When it comes to IT penetration and IT use even in a state like Maharashtra, remove Mumbai and Pune, it falls short on most parameters, Mr Venkatesan said, at the third edition of Digital Maharashtra - Promoting competitiveness of knowledge-based industry organised by CII here on Monday.
Microsoft plans to expand in India and is also considering options of either expanding at its existing centres in Delhi, Hyderabad and Bangalore or move to Chennai, Kolkata or Pune. While the Andhra Pradesh chief minister spoke to him and the West Bengal IT minister came calling, there were no such push from Maharashtra, which was not promoting Maharashtra aggressively. Mr Venkatesan said.
Maharashtra needed to make IT a priority. It would need to attract key light house companies to set up a significant presence in the state as the IT industry had a herd like behaviour, Mr Venkatesan suggested. Maharashtra also needed to lead the country in e-governance, he said.
Microsoft Indias focus in the country, Mr Venkatesan said, would be to look at education in a big way. It has signed an MoU with the Maharashtra for Project Shiksha, which is aimed at training teachers from government schools from January 2005.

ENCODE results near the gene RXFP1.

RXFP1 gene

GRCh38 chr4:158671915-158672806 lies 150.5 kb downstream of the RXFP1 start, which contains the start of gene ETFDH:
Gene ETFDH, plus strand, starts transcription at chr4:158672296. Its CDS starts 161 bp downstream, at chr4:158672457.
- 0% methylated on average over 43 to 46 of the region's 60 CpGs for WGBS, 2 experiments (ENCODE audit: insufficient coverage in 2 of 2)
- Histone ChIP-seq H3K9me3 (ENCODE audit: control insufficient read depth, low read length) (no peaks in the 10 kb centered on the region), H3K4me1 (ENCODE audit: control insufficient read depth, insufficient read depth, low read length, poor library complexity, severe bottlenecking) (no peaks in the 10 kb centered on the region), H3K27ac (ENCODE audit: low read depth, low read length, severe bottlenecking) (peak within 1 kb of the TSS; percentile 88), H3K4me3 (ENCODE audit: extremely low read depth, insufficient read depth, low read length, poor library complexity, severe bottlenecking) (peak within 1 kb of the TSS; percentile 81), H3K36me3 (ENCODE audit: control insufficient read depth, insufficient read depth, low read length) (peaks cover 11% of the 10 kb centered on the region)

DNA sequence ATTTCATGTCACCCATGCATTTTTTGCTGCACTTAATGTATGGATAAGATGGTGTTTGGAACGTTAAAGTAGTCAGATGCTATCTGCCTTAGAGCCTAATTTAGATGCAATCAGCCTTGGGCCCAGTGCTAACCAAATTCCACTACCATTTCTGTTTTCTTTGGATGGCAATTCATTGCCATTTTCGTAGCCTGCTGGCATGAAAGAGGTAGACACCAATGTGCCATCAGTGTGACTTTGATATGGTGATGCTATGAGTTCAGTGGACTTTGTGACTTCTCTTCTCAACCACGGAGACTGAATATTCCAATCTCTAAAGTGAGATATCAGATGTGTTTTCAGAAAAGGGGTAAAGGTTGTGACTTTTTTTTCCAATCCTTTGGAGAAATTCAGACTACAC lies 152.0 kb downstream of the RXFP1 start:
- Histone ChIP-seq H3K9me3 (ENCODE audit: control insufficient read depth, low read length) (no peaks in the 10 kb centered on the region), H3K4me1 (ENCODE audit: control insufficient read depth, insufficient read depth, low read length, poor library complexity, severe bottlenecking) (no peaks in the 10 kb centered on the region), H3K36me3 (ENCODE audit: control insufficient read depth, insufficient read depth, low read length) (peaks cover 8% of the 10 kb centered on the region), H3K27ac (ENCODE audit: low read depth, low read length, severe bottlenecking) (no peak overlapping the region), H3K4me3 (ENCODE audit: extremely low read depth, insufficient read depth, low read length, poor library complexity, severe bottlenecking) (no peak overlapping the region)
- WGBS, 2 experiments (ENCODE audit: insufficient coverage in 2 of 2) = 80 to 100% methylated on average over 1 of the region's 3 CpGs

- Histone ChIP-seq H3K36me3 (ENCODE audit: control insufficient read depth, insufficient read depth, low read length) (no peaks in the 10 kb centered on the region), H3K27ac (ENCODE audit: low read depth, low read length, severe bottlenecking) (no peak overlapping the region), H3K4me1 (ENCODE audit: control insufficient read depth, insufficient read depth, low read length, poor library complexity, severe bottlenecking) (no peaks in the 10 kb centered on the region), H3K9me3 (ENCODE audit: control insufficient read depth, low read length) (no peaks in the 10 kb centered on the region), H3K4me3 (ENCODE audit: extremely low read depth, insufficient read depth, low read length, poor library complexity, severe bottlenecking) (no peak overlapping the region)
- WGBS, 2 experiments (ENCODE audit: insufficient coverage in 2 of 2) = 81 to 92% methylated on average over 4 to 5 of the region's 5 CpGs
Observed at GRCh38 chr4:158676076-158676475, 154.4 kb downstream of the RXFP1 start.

The company will be coming out with the Marathi version of its Windows and MS Office products. This package for education institutions will be available at lower rate. Project Shiksha, to be done in association with NIIT, is aimed at training 80,000 teachers who in turn will teach 35 lakh students.
Microsoft India will be spending $20 million in India over the next three to five years in the area of education. A similar MoU have also been signed with the Karnataka and Uttaranchal also.